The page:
In Libya, the Church has never left the side of its people
LIBYA HAS BEEN at war for almost nine years, with a government pitted against militias, all sides supported by foreign powers. Bishop George Bugeja, OFM, apostolic vicar of the Diocese of Tripoli, the country’s capital city, spoke with Aid to the Church in Need about the situation of the small Christian community in Libya.
The Berlin Conference in mid-January was meant to bring an end to the civil war in Libya. How do you rate the results?
The Conference was a very positive step in a long process to help Libya reach a situation in which peace and reconciliation can finally be achieved. It will not be an easy process; there are profound divisions and the parties in conflict are far apart, even finding it difficult to be at the same table to discuss the situation itself. Surely the various countries that took part in the conference have to continue doing their part in this long process, in talking with one voice and putting in practice what has been agreed upon at the conference.
The ceasefire to which the warring parties agreed lasted less than a week. The arms embargo is also said to have been broken again. What is the current situation in Tripoli?
Unfortunately, there has been some fighting since the ceasefire agreement. Fighting creates tension. Tripoli airport opens and closes according to the situation on the ground, but schools, shops and offices are open at least in the central part of the city.
Libya has been at war since the Arab spring began in 2011. Can the continuing wave of refugees to Europe be stopped?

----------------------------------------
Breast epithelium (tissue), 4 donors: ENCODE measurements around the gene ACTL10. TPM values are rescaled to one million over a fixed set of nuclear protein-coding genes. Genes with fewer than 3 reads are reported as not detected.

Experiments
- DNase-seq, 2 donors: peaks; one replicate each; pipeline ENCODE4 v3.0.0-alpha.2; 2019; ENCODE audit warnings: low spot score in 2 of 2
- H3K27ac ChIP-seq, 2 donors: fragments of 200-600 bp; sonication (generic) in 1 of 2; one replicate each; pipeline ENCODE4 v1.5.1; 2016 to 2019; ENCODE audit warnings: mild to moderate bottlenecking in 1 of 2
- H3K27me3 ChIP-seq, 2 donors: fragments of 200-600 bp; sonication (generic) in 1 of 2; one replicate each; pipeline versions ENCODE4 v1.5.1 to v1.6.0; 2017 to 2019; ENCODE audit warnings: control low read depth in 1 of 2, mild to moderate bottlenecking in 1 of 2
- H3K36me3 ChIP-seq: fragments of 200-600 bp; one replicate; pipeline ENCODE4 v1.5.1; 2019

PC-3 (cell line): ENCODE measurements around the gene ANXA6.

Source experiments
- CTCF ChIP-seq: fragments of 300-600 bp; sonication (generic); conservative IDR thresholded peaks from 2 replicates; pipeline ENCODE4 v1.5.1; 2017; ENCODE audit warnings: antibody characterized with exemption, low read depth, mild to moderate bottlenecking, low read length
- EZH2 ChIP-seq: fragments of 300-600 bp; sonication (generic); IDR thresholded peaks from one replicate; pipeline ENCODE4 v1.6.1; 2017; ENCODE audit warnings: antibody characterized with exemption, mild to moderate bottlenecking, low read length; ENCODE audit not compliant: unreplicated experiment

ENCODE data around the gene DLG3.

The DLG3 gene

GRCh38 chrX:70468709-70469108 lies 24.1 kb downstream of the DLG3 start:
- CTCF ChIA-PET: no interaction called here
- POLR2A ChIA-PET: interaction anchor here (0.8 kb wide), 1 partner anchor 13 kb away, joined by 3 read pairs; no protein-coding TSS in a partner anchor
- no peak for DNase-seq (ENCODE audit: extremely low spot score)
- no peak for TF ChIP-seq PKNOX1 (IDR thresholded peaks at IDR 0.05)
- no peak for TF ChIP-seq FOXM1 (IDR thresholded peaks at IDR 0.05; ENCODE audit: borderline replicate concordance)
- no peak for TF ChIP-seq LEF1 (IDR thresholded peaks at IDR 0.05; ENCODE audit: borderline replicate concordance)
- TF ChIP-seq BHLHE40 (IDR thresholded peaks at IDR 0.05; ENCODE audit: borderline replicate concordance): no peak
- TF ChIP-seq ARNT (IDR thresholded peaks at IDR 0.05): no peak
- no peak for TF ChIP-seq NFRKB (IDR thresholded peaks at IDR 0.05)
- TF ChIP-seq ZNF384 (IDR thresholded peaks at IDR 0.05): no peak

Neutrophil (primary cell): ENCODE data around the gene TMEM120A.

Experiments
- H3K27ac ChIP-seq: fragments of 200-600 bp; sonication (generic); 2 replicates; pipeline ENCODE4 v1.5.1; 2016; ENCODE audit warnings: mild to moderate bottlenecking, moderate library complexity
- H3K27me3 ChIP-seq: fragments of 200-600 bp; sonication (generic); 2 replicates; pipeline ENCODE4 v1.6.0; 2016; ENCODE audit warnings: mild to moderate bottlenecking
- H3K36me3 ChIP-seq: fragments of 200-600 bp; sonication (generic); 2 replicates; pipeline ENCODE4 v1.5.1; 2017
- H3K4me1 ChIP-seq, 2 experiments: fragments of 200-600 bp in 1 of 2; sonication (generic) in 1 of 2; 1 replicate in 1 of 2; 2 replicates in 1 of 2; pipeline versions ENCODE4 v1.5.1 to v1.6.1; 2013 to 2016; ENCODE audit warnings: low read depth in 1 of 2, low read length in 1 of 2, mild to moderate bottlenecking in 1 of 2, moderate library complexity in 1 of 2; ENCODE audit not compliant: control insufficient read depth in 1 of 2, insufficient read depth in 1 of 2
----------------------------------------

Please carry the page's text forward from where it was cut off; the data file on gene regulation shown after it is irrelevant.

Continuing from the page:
The problem of the refugees is not about Libya itself. Libya is a springboard to enter to Europe. Refugees coming from Sub-Saharan countries are escaping from the problems they have in their own countries and trying to find a better future for themselves and their families. So, to stop or diminish the wave of refugees from trying to enter Europe, one has to help the countries that people are leaving and find solutions for the problems there. Otherwise refugees will continue to travel to Europe and continue to risk their lives.
Libya’s Christians are a small minority of just a few thousand believers. What are you doing, socially and politically, to improve their situation?
Politics are not in our way of working. We are the pastoral ministers of the Catholic Church. We do our best, within our limitations, to help people, first of all with our presence. I must say that the Catholic Church has stayed in Libya throughout the years of conflict—even when all others Churches and all European embassies left the country. Our presence with our flock has been and continues to be a sign of encouragement for all those who look to the Church. We also have a small Caritas center, where we give help to those in need, including medical attention thanks to the services of a doctor and nurses.